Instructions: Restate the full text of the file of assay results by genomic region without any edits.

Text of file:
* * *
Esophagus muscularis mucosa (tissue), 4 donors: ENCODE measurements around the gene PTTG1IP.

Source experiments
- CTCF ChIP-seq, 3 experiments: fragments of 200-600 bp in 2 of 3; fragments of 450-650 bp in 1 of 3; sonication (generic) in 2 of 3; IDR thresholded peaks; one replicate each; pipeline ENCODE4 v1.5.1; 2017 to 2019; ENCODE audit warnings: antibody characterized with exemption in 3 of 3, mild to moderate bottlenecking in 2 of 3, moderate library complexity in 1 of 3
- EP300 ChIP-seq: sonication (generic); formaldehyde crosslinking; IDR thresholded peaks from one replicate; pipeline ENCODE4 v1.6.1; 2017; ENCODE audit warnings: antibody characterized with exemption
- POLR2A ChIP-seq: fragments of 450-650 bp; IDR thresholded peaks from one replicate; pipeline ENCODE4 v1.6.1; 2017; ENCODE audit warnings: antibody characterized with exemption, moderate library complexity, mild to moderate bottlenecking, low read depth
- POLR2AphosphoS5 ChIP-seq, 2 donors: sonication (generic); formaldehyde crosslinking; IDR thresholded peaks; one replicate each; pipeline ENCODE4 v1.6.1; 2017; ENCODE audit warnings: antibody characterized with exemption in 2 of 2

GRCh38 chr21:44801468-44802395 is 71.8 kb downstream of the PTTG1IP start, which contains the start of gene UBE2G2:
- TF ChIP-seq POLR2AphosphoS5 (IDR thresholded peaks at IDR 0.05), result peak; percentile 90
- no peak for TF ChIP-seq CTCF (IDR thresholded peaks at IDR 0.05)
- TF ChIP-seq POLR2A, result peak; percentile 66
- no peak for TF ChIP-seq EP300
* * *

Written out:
Esophagus muscularis mucosa (tissue), 4 donors: ENCODE measurements around the gene PTTG1IP.

Source experiments
- CTCF ChIP-seq, 3 experiments: fragments of 200-600 bp in 2 of 3; fragments of 450-650 bp in 1 of 3; sonication (generic) in 2 of 3; IDR thresholded peaks; one replicate each; pipeline ENCODE4 v1.5.1; 2017 to 2019; ENCODE audit warnings: antibody characterized with exemption in 3 of 3, mild to moderate bottlenecking in 2 of 3, moderate library complexity in 1 of 3
- EP300 ChIP-seq: sonication (generic); formaldehyde crosslinking; IDR thresholded peaks from one replicate; pipeline ENCODE4 v1.6.1; 2017; ENCODE audit warnings: antibody characterized with exemption
- POLR2A ChIP-seq: fragments of 450-650 bp; IDR thresholded peaks from one replicate; pipeline ENCODE4 v1.6.1; 2017; ENCODE audit warnings: antibody characterized with exemption, moderate library complexity, mild to moderate bottlenecking, low read depth
- POLR2AphosphoS5 ChIP-seq, 2 donors: sonication (generic); formaldehyde crosslinking; IDR thresholded peaks; one replicate each; pipeline ENCODE4 v1.6.1; 2017; ENCODE audit warnings: antibody characterized with exemption in 2 of 2

GRCh38 chr21:44801468-44802395 is 71.8 kb downstream of the PTTG1IP start, which contains the start of gene UBE2G2:
- TF ChIP-seq POLR2AphosphoS5 (IDR thresholded peaks at IDR 0.05), result peak; percentile 90
- no peak for TF ChIP-seq CTCF (IDR thresholded peaks at IDR 0.05)
- TF ChIP-seq POLR2A, result peak; percentile 66
- no peak for TF ChIP-seq EP300